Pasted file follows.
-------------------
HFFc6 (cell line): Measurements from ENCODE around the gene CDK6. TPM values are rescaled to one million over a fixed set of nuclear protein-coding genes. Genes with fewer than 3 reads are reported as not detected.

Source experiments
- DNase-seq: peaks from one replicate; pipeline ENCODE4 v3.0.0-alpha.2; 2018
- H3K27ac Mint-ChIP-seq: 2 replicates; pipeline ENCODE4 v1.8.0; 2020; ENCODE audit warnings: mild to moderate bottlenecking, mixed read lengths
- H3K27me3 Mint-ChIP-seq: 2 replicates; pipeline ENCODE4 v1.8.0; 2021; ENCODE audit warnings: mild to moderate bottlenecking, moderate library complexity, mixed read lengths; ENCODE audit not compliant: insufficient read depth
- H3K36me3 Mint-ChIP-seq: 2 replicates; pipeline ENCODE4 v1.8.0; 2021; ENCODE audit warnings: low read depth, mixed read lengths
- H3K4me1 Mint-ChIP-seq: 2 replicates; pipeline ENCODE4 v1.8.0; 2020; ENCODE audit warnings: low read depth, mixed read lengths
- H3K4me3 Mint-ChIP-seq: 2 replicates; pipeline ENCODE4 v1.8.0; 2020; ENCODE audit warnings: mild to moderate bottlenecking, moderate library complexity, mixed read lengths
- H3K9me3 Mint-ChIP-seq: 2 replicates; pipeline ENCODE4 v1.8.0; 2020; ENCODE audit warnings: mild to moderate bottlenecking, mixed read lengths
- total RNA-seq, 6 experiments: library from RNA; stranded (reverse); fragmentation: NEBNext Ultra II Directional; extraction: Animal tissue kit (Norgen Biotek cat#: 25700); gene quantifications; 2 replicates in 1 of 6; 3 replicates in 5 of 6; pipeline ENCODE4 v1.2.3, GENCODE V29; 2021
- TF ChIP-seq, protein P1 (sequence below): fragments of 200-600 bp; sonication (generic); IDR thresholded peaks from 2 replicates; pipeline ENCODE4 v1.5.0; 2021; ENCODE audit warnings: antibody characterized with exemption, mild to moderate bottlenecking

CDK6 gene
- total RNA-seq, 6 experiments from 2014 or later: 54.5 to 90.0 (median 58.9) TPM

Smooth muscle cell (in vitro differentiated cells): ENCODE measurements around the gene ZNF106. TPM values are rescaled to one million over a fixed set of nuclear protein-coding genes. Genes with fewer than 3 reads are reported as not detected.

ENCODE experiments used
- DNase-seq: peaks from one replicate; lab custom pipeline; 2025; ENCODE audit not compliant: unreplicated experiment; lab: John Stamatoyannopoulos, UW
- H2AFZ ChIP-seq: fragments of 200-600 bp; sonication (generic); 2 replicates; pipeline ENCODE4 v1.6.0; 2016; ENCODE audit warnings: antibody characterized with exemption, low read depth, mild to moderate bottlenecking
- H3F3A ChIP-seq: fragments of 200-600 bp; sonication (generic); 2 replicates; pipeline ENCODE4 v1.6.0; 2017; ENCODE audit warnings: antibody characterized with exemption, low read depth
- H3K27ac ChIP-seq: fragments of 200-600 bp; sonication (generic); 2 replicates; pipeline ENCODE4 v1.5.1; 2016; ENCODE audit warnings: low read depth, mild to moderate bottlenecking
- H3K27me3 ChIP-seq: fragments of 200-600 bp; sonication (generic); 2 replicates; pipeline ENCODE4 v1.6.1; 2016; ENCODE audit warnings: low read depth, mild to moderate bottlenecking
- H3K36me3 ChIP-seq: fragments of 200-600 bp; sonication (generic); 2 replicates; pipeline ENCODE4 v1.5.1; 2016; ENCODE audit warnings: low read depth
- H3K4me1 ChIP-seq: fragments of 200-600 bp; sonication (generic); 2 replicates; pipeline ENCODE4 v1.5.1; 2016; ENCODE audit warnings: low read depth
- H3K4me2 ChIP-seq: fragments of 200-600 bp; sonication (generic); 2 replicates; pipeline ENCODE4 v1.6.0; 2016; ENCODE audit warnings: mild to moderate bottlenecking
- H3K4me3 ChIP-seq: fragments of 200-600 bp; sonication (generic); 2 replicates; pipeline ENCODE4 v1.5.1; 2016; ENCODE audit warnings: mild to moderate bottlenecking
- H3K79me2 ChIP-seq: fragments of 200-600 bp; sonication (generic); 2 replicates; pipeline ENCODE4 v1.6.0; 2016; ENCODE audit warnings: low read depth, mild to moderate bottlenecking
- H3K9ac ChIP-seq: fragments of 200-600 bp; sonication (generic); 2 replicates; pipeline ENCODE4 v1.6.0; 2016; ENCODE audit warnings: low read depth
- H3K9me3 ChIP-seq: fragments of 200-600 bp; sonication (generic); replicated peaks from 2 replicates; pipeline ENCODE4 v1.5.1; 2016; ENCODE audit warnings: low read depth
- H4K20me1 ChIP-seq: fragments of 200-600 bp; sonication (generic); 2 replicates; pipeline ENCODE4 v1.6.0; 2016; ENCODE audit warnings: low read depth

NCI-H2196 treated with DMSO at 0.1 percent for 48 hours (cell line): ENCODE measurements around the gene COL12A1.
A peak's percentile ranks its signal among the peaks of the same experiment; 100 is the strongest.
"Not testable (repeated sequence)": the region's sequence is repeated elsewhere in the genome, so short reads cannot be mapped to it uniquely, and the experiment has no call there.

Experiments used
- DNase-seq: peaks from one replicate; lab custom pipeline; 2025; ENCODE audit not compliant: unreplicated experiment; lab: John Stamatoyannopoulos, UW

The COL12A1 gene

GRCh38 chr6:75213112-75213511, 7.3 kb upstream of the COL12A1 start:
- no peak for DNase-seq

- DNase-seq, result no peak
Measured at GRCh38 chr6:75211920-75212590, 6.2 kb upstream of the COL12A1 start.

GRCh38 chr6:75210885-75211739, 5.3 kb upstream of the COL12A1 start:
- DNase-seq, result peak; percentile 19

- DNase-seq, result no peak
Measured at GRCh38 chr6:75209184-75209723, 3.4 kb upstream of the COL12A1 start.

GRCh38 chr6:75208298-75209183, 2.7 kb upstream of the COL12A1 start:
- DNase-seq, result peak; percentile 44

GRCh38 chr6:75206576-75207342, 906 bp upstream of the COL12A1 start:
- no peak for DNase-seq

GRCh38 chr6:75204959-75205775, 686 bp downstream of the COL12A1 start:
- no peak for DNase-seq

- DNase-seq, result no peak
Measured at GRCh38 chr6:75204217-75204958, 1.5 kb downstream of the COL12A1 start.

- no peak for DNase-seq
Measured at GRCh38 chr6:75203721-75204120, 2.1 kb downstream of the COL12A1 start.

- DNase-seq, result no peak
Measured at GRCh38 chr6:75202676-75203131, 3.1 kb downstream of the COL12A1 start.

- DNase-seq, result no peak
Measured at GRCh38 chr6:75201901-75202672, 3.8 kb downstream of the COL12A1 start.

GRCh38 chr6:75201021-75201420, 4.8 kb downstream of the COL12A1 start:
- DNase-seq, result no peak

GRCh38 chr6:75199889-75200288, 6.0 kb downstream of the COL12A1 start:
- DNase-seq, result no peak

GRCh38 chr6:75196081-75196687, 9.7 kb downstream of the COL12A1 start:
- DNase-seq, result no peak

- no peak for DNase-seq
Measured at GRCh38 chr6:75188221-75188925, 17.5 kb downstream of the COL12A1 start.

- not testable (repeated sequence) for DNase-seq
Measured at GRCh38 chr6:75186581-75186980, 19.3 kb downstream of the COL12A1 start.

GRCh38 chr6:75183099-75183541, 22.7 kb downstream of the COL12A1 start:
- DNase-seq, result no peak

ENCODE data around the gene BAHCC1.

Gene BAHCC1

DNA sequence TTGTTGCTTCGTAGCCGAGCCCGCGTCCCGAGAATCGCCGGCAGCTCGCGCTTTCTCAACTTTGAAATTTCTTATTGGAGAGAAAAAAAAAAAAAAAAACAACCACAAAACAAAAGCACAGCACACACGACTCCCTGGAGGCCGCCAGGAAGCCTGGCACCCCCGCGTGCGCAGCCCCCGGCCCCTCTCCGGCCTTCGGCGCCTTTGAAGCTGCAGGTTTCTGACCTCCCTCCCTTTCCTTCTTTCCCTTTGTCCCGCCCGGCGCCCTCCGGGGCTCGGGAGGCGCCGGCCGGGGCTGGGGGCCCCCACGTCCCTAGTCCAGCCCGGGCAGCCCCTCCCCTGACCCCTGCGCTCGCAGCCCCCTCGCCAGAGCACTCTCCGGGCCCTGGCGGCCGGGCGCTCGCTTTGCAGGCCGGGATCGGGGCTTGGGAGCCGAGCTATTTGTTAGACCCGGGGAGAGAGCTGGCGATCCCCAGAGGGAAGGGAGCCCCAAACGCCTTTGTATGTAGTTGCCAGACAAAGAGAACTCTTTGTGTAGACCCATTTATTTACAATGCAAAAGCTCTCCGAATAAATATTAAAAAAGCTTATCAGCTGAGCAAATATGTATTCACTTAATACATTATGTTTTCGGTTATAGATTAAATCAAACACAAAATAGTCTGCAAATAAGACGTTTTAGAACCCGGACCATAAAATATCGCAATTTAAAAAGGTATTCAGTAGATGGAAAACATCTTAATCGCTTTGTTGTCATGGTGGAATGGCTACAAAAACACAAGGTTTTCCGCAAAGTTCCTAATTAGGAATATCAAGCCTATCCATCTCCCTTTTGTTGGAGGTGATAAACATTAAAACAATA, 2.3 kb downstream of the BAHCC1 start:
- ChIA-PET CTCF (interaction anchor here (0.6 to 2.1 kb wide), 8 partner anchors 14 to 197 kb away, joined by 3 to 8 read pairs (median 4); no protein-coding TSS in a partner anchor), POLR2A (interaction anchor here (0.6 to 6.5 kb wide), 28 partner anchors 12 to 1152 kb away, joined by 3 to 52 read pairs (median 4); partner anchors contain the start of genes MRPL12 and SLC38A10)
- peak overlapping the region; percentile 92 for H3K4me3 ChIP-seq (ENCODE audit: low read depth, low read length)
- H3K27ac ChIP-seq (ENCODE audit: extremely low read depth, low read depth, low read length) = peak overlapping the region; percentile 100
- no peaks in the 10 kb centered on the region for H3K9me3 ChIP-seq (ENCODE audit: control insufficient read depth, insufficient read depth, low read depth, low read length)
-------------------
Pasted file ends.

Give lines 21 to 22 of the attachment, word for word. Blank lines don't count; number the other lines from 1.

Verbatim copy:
- H3K36me3 ChIP-seq: fragments of 200-600 bp; sonication (generic); 2 replicates; pipeline ENCODE4 v1.5.1; 2016; ENCODE audit warnings: low read depth
- H3K4me1 ChIP-seq: fragments of 200-600 bp; sonication (generic); 2 replicates; pipeline ENCODE4 v1.5.1; 2016; ENCODE audit warnings: low read depth